Lens Diffraction and macro Lenses

Discussion in 'Native Lenses' started by Paul80, Mar 23, 2015.

  1. Paul80

    Paul80 Mu-43 Veteran

    254
    Jul 6, 2014
    Hi all

    We obviously all know that lens diffraction means that most lenses give their best sharpness results no more than about 2 stops down from wide open with the image getting softer the more the lens is stopped down.

    but what about macro lenses is it the same with them or are they corrected to give better results at the smaller apertures they are more likely to be used at.

    Just wondering as I have been playing with my new Olympus 60mm Macro and not getting the sharpness I would have expected at around f11 & f16 even though I am using flash so camera and subject movement should not be an issue.

    Am I fighting diffraction at those apertures.

    Thanks

    Paul
     
  2. PacNWMike

    PacNWMike Mu-43 Hall of Famer

    Dec 5, 2014
    Salish Sea
    guess?
    Yep, physics rules. You have to sacrifice sharpness to get DOF. A conundrum.
     
  3. Paul80

    Paul80 Mu-43 Veteran

    254
    Jul 6, 2014
    thanks

    I will have to do some more experiments with this lens to see how far it can be pushed before softness takes over.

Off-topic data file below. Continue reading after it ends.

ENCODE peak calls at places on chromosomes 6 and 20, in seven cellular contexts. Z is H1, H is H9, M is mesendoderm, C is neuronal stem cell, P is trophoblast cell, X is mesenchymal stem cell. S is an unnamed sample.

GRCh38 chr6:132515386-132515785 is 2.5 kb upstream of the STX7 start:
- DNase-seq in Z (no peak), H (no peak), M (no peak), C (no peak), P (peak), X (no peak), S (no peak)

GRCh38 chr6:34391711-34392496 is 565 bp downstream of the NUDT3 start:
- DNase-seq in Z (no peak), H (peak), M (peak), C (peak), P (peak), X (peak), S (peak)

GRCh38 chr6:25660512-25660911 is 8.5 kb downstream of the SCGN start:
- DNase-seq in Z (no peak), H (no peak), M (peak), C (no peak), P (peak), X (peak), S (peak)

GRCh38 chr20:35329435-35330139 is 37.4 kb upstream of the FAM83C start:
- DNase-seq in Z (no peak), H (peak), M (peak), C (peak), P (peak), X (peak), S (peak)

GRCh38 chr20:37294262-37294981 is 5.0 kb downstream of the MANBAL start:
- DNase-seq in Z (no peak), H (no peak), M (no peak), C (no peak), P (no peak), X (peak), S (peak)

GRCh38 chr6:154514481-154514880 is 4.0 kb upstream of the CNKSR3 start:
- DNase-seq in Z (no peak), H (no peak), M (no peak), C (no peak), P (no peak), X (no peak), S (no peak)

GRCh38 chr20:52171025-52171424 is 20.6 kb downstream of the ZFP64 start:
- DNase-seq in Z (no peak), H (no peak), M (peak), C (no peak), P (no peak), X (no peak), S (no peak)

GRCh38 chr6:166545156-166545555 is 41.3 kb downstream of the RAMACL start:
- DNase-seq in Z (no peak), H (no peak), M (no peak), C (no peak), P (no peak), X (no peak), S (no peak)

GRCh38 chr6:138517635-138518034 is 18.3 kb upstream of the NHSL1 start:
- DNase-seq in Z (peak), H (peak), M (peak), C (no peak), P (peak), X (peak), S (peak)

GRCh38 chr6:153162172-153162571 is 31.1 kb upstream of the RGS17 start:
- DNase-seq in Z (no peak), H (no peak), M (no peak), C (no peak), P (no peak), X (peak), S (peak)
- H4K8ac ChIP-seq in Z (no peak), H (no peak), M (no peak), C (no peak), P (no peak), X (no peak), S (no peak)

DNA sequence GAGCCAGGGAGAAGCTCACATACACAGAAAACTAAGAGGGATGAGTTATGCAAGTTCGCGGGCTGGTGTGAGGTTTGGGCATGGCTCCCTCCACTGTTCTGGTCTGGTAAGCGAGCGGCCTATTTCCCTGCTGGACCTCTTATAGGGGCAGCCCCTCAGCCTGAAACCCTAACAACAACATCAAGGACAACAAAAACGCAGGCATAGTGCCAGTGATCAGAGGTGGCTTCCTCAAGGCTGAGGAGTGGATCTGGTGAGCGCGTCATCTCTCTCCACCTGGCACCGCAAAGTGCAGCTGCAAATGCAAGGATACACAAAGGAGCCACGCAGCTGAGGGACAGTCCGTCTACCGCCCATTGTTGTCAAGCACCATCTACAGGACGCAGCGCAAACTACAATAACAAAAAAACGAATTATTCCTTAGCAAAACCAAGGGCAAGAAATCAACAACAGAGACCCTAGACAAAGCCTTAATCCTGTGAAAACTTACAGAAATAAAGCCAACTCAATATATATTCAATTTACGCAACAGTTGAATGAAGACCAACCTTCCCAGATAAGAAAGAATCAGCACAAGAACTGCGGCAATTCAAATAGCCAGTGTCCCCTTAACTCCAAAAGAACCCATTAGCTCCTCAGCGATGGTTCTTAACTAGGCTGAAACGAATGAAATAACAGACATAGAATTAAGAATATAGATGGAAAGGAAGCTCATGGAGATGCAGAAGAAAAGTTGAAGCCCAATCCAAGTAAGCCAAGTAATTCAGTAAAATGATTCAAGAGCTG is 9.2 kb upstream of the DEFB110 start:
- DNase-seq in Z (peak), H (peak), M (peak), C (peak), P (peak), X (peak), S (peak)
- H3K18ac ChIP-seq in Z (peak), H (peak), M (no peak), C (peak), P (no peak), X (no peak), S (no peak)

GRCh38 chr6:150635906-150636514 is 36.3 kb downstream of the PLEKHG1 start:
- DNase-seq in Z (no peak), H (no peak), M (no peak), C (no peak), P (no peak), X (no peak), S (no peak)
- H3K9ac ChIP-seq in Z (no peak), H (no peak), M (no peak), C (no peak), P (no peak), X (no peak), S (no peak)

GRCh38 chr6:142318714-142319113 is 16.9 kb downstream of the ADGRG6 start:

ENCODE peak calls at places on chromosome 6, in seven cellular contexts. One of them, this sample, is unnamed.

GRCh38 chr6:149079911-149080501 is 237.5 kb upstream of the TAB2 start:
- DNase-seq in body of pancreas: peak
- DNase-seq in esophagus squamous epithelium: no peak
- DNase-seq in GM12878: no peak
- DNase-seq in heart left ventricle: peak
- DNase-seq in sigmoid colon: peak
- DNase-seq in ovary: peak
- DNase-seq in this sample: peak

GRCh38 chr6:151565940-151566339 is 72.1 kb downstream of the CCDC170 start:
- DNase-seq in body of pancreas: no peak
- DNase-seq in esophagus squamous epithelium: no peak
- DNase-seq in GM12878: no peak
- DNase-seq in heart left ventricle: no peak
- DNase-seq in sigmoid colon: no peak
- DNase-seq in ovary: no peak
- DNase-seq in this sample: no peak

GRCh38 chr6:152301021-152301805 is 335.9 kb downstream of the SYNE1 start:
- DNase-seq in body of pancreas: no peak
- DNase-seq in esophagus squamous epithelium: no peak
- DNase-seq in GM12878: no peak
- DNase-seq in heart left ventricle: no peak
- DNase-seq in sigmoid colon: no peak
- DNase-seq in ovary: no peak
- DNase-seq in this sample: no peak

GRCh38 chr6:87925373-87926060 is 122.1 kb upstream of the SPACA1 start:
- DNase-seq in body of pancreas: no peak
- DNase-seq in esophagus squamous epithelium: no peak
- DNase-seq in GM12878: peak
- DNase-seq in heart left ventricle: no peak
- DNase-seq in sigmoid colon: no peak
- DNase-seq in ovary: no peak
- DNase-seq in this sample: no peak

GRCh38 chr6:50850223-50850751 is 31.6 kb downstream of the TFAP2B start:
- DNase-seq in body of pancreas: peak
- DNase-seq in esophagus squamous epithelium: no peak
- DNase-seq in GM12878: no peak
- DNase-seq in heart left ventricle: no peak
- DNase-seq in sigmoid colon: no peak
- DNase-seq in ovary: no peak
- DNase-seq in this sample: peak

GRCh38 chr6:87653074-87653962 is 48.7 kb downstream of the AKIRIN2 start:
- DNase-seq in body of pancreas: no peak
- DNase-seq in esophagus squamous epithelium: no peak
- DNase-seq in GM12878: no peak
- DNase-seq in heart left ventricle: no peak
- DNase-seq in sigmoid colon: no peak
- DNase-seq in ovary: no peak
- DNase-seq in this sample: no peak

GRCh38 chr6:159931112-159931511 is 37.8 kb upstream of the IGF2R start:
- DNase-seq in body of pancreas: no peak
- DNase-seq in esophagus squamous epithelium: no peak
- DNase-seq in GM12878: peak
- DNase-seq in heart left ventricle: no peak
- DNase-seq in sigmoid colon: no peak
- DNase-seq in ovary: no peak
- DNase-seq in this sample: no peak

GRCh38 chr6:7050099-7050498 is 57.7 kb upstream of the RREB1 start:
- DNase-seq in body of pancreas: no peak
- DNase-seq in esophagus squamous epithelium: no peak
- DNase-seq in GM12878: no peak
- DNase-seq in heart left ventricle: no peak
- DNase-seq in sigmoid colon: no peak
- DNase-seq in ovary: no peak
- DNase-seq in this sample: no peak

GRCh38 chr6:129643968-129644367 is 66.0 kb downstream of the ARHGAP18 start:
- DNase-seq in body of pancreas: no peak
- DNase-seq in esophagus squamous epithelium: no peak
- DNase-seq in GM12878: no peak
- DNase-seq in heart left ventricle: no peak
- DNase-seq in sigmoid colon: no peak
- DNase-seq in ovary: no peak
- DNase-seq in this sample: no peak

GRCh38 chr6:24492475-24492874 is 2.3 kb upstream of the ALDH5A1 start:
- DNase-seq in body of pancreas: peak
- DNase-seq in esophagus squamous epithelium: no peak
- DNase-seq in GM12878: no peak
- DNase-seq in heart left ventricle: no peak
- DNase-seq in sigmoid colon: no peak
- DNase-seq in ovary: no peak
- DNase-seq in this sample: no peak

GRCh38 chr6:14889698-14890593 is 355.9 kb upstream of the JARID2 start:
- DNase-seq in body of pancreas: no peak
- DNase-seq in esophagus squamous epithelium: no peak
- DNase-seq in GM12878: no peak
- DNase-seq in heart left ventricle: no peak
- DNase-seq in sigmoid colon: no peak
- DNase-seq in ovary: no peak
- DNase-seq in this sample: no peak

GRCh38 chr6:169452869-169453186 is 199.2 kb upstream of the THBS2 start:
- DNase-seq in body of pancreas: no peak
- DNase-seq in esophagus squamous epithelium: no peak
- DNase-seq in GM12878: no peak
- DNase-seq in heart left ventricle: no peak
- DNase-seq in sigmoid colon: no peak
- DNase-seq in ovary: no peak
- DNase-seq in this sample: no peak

Paul
     
  4. Klorenzo

    Klorenzo Mu-43 All-Pro

    Mar 10, 2014
    Lorenzo
    AFAIK diffraction is in no way related to the rule of thumb of two stops from the maximum aperture. They are different things and usually do not overlap.

    On a m43 sensor with 16MP you should start to see some diffraction, as you found out, from f/11 (or even f/8). A tripod with self-timer is the best way to test this things.

    There is no "fix" for diffraction, there are a few software that can do some "diffraction correction", like CA and distortion, but are not (yet) common.

    For macro the common solution is focus stacking, using a wider aperture.

    If you were using a very fast shutter speed and you were very close the problem could be just focus: the DoF is so small, a few millimeters, that the subject easily goes out of focus with a little camera movement.
     
  5. tkbslc

    tkbslc Mu-43 Hall of Famer

    Yes and no. Out of focus is always softer than diffraction blur.
     
    • Agree Agree x 1
  6. ManofKent

    ManofKent Hopefully still learning

    789
    Dec 26, 2014
    Faversham, Kent, UK
    Richard
    I find the diffraction impact at f8 is pretty negligible to the point I don't worry about it. f11 does tend to be noticeable, but sometimes usable. It's a rule of thumb and sometimes additional dof is worth the cost.